A Randomized Control Trial of a Statewide Voluntary Prekindergarten Program on Children's Skills and Behaviors through Third Grade
The positive effects of Tennessee’s pre-K program for economically disadvantaged children are significant at first, but fade out in early elementary grades, found a landmark study by Vanderbilt University, Peabody Research Institute, and Abt Associates.
The TN-VPK Effectiveness Study, a coordinated effort between Vanderbilt’s Peabody College of education and human development and the Tennessee Department of Education, is a five-year, $6 million evaluation study that launched in 2009. It includes the first randomized control trial of a scaled-up state-funded pre-K program. It focuses on Tennessee’s Voluntary Pre-K Program (TN-VPK), an $85 million-plus statewide investment targeting the ever-growing population of at-risk preschoolers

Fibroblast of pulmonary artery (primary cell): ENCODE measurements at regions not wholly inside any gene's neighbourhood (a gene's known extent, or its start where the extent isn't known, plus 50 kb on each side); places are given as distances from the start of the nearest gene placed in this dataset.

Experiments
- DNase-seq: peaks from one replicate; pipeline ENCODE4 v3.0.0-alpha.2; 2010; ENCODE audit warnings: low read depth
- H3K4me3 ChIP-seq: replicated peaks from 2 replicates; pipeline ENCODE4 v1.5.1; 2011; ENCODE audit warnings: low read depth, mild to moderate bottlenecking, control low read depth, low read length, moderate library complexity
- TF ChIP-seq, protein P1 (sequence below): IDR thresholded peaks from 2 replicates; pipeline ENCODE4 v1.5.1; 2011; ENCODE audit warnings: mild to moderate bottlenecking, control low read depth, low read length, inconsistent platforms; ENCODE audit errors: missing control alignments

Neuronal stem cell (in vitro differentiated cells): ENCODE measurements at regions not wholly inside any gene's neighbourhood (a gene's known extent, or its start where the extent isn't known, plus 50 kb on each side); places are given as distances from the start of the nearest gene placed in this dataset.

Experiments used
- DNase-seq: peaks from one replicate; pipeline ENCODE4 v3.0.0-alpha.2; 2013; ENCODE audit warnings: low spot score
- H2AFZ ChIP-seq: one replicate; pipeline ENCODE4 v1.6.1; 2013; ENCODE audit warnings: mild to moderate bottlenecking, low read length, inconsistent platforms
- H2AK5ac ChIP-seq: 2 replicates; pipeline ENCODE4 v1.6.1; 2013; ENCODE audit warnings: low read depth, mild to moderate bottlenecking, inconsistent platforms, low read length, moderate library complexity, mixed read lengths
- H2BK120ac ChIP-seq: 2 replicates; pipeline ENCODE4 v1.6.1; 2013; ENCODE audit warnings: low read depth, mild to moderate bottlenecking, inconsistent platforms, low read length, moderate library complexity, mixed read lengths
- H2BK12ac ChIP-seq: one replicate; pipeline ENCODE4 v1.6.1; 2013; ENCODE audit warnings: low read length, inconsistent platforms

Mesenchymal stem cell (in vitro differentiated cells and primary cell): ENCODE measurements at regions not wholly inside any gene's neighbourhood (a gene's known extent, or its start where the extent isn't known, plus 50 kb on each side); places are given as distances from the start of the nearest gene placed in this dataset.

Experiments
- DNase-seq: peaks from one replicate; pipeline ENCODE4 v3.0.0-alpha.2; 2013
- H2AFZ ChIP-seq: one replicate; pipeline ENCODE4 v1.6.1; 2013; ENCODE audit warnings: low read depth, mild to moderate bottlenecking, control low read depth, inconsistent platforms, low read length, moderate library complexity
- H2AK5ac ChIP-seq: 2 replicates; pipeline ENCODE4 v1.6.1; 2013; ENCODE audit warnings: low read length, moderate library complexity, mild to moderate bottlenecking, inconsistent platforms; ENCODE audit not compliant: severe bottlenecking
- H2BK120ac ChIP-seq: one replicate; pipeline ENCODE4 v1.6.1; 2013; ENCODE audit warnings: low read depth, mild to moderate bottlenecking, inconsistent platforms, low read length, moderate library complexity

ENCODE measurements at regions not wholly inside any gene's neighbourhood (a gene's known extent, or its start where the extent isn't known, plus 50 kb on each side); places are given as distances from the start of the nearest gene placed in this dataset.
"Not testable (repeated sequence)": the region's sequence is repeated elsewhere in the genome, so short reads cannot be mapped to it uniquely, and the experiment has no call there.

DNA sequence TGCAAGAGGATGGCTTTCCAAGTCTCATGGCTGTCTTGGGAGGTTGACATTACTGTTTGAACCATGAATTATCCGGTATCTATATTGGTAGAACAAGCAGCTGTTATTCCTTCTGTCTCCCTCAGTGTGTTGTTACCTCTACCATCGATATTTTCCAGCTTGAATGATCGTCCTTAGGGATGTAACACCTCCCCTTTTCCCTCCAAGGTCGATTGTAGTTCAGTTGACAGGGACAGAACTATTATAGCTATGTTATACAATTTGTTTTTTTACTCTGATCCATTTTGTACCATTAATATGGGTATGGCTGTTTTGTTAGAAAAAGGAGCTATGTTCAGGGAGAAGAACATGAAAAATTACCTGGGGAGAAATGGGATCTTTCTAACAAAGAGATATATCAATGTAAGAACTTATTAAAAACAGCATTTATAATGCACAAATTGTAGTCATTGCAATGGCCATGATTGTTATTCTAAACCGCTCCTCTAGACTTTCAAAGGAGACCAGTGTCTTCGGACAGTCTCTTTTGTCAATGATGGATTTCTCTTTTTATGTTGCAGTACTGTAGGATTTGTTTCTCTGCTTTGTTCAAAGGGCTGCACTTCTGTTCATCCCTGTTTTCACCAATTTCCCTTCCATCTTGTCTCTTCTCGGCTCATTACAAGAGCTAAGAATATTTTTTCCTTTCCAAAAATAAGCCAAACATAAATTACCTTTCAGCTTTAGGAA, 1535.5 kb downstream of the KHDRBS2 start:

Investigators found that children attending VPK made greater gains on a range of early achievement measures than comparable peers who did not attend pre-K, and were rated by their kindergarten teachers as better prepared for kindergarten.
By the end of kindergarten, however, the children who did not attend VPK had caught up and there were no longer significant differences between the two groups.